After widespread furloughs and layoffs as a result of the global pandemic, businesses are just now finding their financial footing and starting to consider expanding their ranks. However, Covid-19 has changed the way that most of us do business and will do for the foreseeable future. As you begin to think about bringing new hires onboard, you’ll also want to consider a few key questions that are likely to come up during the interview process.
To prevent you from being caught off guard, we’ve rounded up a few questions that might crop up and some answers you can keep in your back pocket or use as a jumping off point to discuss your company-specific policies.
How has Covid-19 impacted your business?
To know how to answer this question, you must understand all the concerns that this simple question hopes to cover. When an employee asks this, they’re essentially asking if you are struggling as a result of the pandemic, if you’ve had to make layoffs or furloughs of existing staff, and if the position that you are hiring for is for the long term.
To answer this, the best advice we can give is to be honest. There is not a business out there that hasn’t been impacted by the Coronavirus, so it’s ok to admit if you had to furlough your employees or slim your ranks to make it through. What they’ll want to see is whether the job that you are hiring for has longevity. Answer honestly about job security moving forward, as well as your company’s current financial position and plans to weather any future pandemic storms.
What is your reopening plan?
Most businesses are continuing to open in a state of uncertainty, but at this stage in the game, you should have some plans in place for what work will look like once the world reopens. As we touched on above, candidates want to know whether the job that they’re interviewing for is a permanent placement, but also the logistics of said position. Will they be working remotely indefinitely and if they are expected to return, what is the priority or timeline for such a change? Moreover, job candidates want to know what work life will look like once they do return to the office. Will everyone be back at once or brought in in stages and do execs ever expect to have a full-house again?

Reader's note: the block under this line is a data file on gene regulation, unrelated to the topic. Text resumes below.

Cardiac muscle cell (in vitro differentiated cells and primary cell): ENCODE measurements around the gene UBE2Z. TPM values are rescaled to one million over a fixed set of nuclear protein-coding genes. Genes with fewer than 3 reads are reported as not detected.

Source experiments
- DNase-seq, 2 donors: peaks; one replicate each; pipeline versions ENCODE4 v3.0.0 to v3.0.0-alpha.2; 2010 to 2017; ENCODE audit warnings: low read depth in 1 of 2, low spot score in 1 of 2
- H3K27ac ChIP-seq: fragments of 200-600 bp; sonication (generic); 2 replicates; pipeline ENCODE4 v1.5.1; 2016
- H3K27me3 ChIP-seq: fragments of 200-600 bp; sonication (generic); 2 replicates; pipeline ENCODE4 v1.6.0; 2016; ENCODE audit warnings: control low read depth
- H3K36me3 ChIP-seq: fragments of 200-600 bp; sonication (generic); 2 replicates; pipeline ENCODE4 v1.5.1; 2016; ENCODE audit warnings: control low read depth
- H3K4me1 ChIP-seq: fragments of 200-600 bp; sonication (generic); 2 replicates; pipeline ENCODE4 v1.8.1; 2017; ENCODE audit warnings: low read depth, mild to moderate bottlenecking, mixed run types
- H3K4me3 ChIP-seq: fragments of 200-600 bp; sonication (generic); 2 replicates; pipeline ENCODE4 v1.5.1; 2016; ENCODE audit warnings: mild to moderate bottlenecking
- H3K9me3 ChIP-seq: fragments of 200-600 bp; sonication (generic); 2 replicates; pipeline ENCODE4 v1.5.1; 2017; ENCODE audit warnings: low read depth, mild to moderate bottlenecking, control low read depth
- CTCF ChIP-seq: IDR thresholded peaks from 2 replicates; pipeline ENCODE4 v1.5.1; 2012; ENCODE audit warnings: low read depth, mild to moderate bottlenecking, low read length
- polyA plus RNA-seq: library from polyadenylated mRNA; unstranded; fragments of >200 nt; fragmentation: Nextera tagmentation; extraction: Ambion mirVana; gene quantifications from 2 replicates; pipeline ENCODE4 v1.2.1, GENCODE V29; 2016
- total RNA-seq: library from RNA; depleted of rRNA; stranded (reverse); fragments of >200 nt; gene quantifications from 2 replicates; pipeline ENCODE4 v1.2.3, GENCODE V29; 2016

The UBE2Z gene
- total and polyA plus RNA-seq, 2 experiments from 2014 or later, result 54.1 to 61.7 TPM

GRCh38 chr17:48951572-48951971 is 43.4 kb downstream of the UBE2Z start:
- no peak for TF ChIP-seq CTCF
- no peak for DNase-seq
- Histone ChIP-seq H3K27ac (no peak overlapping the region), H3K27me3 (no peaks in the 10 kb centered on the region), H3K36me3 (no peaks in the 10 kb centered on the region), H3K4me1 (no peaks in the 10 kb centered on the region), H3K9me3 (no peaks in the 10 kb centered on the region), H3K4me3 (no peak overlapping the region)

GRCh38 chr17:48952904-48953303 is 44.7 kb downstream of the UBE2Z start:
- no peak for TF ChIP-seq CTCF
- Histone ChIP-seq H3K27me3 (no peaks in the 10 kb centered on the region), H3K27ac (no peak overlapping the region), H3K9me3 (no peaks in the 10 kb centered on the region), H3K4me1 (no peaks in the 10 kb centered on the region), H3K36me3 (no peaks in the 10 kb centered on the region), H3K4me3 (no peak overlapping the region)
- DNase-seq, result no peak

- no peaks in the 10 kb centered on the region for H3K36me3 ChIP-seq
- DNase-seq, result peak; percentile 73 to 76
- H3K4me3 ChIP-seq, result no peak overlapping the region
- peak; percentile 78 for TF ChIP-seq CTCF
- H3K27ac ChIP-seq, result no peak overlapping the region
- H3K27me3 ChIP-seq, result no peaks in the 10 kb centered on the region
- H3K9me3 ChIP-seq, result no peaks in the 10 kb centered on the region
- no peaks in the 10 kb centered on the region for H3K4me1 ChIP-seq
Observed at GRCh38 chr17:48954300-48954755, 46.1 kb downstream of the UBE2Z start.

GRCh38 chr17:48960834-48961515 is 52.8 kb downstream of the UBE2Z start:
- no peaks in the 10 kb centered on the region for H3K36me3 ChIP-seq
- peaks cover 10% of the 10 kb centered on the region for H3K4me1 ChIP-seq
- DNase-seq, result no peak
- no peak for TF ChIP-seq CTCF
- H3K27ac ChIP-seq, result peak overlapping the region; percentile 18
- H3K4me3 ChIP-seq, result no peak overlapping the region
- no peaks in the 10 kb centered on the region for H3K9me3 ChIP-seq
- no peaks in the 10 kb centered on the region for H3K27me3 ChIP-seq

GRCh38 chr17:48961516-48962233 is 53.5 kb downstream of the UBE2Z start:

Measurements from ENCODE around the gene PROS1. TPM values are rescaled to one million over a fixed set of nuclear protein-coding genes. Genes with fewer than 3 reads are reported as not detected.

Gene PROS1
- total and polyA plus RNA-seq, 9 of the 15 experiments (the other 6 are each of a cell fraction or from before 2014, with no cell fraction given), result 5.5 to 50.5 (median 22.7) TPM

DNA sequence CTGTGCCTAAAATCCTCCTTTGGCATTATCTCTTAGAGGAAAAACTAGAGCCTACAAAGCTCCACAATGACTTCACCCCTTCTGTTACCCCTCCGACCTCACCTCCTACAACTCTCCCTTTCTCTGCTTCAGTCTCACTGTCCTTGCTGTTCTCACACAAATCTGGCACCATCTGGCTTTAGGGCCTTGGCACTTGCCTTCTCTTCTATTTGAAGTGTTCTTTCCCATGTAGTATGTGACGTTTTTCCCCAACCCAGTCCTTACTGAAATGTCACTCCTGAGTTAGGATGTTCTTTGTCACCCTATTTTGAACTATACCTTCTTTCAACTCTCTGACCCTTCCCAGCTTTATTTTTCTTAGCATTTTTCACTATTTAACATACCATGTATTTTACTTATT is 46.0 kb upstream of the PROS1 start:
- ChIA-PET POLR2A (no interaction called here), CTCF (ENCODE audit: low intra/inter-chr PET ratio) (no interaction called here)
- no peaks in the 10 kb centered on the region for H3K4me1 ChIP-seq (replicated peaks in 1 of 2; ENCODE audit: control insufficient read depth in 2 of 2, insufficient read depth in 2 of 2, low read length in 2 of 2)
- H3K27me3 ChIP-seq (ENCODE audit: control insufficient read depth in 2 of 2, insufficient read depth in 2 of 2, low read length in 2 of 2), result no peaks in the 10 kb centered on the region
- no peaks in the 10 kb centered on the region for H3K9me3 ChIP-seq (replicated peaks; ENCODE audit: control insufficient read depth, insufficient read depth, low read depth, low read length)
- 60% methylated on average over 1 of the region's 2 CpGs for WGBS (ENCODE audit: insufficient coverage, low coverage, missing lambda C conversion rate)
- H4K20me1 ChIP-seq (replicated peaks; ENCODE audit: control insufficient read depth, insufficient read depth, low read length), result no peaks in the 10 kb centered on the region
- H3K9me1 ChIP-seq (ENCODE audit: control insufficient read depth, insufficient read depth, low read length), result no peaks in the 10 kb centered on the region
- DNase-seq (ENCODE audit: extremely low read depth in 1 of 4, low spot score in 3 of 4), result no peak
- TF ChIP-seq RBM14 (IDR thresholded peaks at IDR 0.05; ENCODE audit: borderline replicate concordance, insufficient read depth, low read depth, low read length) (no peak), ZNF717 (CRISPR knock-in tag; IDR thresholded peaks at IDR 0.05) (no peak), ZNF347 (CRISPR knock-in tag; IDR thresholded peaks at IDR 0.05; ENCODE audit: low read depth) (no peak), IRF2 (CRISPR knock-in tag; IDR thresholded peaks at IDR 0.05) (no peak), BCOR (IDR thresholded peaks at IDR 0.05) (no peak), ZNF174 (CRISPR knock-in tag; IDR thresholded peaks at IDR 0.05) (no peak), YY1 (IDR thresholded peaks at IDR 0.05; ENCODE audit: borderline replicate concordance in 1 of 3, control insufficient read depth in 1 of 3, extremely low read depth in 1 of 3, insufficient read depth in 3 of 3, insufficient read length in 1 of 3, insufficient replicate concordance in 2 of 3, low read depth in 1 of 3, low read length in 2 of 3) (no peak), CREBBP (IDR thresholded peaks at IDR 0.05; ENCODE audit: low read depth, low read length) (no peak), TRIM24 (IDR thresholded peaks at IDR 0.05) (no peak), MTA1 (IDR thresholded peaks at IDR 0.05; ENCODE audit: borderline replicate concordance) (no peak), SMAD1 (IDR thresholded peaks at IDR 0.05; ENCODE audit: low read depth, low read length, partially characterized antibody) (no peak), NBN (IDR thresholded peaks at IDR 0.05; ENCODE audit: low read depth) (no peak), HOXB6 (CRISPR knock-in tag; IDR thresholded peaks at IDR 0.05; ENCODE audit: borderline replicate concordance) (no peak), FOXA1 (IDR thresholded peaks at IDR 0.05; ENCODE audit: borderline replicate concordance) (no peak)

What health and safety protocols do you have in place?
As part of the reopening plan, employees are going to want to know how your business plans to prioritize employee health and safety. This includes enforcing guidance set out by the US Centers for Disease Control and Prevention (CDC), as well as local authorities, on safe reopening plans and procedures. Here you’ll want to provide specifics on what you will be doing to ensure safety, such as setting up cubicles at least 6 feet apart, maintaining safe social distancing during board meetings and other events where folks will congregate, and having a strong sick-leave policy that truly allows employees to stay home until it is clear that they do not have Covid. In addition to your protocols, your new hire will want to hear how you plan to enforce these rules and how committed you truly are to ensuring their safety.
What does your onboarding process look like?
In a recent Abel HR blog post, we discussed how to orient your new employees to your business when they don’t have the opportunity to set foot inside the building or meet their coworkers face to face! Obviously, workers have myriad concerns about getting a handle on the company culture and general vibe of your office and their staff, so you’ll want to be able to share the details of your virtual onboarding process. Let your new candidates know how you will be introducing them to your company, including how long they’ll be on orientation, what equipment they will be provided, what support they will have while acclimating to their new role, and how you will ensure their smooth introduction into the fold.
What lessons has your company learned from the pandemic?
If you are in a position to hire new staff, you’ve clearly triumphed over the pandemic and some companies (such as home gym purveyors) have outright benefited! Rather than tout your success, what most candidates are looking for are what changes you have put in place post-pandemic to either guarantee or ensure the longevity of your company or simply make it easier for you to function when folks can’t physically be in the office. Talk about how you’ve ramped up your remote work capabilities, digitized some of your processes, altered your work processes, or otherwise risen to the challenge!